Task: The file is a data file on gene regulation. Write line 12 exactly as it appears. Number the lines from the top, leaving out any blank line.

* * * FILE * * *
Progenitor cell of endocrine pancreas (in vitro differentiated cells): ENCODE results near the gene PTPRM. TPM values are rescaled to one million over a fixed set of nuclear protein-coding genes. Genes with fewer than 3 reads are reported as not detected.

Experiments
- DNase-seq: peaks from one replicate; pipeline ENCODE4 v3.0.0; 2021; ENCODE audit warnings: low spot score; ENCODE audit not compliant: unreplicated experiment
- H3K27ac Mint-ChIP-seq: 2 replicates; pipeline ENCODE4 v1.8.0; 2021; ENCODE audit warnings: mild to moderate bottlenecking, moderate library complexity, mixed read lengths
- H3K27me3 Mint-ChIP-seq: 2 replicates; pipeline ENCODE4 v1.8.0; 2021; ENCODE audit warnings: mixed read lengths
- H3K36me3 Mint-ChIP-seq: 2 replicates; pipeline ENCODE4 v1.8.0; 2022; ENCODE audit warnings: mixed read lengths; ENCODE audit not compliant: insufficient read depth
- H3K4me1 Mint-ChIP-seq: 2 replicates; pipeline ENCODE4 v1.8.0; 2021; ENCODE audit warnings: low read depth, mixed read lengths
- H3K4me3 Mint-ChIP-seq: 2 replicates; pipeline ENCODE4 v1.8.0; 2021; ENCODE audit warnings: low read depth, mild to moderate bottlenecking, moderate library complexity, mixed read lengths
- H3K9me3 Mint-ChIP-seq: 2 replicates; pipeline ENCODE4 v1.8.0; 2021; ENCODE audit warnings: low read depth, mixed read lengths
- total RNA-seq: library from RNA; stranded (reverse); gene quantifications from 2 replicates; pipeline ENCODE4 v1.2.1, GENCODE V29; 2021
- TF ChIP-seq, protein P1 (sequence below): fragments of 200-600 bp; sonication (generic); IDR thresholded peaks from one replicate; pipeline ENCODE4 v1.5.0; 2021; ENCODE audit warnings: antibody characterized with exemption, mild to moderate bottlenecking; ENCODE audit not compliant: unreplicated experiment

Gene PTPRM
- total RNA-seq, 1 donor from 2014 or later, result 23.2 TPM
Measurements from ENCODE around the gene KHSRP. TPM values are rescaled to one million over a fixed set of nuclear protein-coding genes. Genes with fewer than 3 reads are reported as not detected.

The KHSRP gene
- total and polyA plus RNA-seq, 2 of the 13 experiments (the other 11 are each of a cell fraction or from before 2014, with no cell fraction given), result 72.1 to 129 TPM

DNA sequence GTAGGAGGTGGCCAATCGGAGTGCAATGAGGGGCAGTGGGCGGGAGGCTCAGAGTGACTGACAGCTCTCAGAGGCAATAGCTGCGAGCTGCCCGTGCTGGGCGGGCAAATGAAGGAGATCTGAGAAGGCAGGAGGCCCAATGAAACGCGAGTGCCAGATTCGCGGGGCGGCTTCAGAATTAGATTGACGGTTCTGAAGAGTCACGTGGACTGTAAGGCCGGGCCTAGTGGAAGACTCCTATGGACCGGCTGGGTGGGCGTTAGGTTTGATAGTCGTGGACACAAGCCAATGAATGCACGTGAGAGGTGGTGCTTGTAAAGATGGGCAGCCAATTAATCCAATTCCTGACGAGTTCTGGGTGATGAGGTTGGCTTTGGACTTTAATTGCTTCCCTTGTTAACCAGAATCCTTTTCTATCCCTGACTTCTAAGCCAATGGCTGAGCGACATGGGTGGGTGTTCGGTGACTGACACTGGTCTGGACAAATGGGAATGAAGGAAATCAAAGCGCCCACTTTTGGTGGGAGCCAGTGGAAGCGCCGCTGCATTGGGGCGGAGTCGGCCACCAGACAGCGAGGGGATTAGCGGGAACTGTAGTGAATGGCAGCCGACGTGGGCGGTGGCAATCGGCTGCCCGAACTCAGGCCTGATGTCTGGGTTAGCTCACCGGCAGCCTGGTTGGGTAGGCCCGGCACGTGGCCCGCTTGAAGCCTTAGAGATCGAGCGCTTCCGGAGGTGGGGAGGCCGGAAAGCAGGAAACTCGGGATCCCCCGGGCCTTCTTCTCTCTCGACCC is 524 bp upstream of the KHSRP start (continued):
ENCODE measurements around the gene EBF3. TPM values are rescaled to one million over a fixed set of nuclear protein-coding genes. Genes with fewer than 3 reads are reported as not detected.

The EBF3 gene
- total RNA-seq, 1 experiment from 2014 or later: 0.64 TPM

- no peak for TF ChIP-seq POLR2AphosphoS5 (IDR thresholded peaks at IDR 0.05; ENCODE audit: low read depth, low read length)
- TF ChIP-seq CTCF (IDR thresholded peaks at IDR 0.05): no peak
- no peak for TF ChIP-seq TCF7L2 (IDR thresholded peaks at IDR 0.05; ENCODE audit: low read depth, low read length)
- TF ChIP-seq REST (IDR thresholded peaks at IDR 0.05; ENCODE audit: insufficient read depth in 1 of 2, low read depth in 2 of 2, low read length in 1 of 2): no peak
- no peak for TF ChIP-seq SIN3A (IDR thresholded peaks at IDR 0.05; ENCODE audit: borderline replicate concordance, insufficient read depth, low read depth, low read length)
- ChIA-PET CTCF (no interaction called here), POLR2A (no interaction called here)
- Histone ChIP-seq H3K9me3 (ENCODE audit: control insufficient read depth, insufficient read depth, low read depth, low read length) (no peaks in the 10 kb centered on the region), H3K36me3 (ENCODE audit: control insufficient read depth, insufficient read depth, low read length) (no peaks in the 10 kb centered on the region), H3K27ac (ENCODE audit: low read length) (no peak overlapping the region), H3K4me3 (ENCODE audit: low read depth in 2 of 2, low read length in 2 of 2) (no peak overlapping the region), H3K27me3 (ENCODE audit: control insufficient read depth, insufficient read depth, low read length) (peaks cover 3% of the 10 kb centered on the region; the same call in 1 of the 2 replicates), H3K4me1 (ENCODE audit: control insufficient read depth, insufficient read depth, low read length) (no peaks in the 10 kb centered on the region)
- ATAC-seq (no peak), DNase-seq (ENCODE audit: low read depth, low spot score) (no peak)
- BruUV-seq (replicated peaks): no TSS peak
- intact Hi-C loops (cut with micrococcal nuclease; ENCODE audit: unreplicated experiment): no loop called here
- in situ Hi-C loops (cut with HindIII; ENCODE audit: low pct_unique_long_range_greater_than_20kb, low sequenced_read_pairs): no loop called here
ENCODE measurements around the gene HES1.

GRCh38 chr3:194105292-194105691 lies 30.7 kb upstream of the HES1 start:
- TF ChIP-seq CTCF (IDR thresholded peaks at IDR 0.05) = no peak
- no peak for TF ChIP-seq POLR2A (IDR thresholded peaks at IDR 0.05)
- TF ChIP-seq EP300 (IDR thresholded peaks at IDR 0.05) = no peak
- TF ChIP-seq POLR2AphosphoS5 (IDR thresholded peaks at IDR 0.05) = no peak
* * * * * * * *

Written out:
Gene PTPRM